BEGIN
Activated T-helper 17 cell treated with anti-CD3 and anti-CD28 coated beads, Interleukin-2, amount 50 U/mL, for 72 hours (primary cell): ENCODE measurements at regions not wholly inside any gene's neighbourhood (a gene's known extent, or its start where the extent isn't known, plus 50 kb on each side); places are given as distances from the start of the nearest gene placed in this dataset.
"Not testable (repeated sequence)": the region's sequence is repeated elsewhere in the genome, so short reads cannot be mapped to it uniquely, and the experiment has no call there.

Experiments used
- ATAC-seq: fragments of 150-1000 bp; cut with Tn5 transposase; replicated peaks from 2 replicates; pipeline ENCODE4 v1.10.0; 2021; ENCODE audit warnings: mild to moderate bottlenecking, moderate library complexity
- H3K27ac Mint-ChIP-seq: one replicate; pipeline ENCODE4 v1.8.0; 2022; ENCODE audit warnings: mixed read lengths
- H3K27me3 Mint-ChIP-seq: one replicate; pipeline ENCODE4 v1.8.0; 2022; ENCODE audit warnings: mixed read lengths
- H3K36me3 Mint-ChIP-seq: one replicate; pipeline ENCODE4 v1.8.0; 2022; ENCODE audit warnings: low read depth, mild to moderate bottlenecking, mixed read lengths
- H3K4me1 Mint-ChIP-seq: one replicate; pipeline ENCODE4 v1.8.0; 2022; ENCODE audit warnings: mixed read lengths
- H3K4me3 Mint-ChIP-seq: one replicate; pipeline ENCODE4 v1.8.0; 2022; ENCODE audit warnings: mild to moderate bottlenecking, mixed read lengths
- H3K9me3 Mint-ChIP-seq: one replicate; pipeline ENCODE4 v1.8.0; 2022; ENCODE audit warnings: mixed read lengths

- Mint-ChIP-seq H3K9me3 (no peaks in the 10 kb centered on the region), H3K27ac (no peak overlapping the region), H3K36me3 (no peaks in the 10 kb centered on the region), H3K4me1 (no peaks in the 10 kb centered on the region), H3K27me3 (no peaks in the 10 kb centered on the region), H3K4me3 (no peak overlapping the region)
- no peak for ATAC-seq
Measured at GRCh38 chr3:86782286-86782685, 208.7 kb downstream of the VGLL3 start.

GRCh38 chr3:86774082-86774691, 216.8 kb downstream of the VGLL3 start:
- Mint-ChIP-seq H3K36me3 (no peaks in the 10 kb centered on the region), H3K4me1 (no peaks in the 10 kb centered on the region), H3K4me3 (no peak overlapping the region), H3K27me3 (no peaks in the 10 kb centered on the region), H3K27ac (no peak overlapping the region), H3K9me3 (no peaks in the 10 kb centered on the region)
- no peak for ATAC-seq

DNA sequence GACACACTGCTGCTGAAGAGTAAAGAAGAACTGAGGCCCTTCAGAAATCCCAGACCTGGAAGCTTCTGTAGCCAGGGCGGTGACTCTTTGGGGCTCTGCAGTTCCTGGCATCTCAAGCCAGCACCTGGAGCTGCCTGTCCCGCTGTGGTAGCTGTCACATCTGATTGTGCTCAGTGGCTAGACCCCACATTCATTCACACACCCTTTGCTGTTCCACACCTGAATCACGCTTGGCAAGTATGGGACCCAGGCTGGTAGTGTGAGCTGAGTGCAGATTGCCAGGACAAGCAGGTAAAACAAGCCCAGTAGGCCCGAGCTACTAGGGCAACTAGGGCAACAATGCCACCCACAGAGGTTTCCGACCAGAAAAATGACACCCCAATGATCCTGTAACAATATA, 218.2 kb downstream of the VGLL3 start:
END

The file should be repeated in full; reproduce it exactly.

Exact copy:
Activated T-helper 17 cell treated with anti-CD3 and anti-CD28 coated beads, Interleukin-2, amount 50 U/mL, for 72 hours (primary cell): ENCODE measurements at regions not wholly inside any gene's neighbourhood (a gene's known extent, or its start where the extent isn't known, plus 50 kb on each side); places are given as distances from the start of the nearest gene placed in this dataset.
"Not testable (repeated sequence)": the region's sequence is repeated elsewhere in the genome, so short reads cannot be mapped to it uniquely, and the experiment has no call there.

Experiments used
- ATAC-seq: fragments of 150-1000 bp; cut with Tn5 transposase; replicated peaks from 2 replicates; pipeline ENCODE4 v1.10.0; 2021; ENCODE audit warnings: mild to moderate bottlenecking, moderate library complexity
- H3K27ac Mint-ChIP-seq: one replicate; pipeline ENCODE4 v1.8.0; 2022; ENCODE audit warnings: mixed read lengths
- H3K27me3 Mint-ChIP-seq: one replicate; pipeline ENCODE4 v1.8.0; 2022; ENCODE audit warnings: mixed read lengths
- H3K36me3 Mint-ChIP-seq: one replicate; pipeline ENCODE4 v1.8.0; 2022; ENCODE audit warnings: low read depth, mild to moderate bottlenecking, mixed read lengths
- H3K4me1 Mint-ChIP-seq: one replicate; pipeline ENCODE4 v1.8.0; 2022; ENCODE audit warnings: mixed read lengths
- H3K4me3 Mint-ChIP-seq: one replicate; pipeline ENCODE4 v1.8.0; 2022; ENCODE audit warnings: mild to moderate bottlenecking, mixed read lengths
- H3K9me3 Mint-ChIP-seq: one replicate; pipeline ENCODE4 v1.8.0; 2022; ENCODE audit warnings: mixed read lengths

- Mint-ChIP-seq H3K9me3 (no peaks in the 10 kb centered on the region), H3K27ac (no peak overlapping the region), H3K36me3 (no peaks in the 10 kb centered on the region), H3K4me1 (no peaks in the 10 kb centered on the region), H3K27me3 (no peaks in the 10 kb centered on the region), H3K4me3 (no peak overlapping the region)
- no peak for ATAC-seq
Measured at GRCh38 chr3:86782286-86782685, 208.7 kb downstream of the VGLL3 start.

GRCh38 chr3:86774082-86774691, 216.8 kb downstream of the VGLL3 start:
- Mint-ChIP-seq H3K36me3 (no peaks in the 10 kb centered on the region), H3K4me1 (no peaks in the 10 kb centered on the region), H3K4me3 (no peak overlapping the region), H3K27me3 (no peaks in the 10 kb centered on the region), H3K27ac (no peak overlapping the region), H3K9me3 (no peaks in the 10 kb centered on the region)
- no peak for ATAC-seq

DNA sequence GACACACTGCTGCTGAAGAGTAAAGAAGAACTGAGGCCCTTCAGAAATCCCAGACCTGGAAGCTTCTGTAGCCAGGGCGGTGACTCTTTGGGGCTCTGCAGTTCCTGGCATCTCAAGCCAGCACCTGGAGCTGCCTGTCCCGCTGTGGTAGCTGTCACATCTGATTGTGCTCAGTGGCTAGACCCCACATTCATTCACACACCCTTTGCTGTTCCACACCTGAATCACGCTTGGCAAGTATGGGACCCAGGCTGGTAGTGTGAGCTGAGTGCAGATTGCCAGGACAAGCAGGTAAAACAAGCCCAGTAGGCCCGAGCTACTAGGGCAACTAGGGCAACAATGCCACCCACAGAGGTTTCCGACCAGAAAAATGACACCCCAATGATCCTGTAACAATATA, 218.2 kb downstream of the VGLL3 start: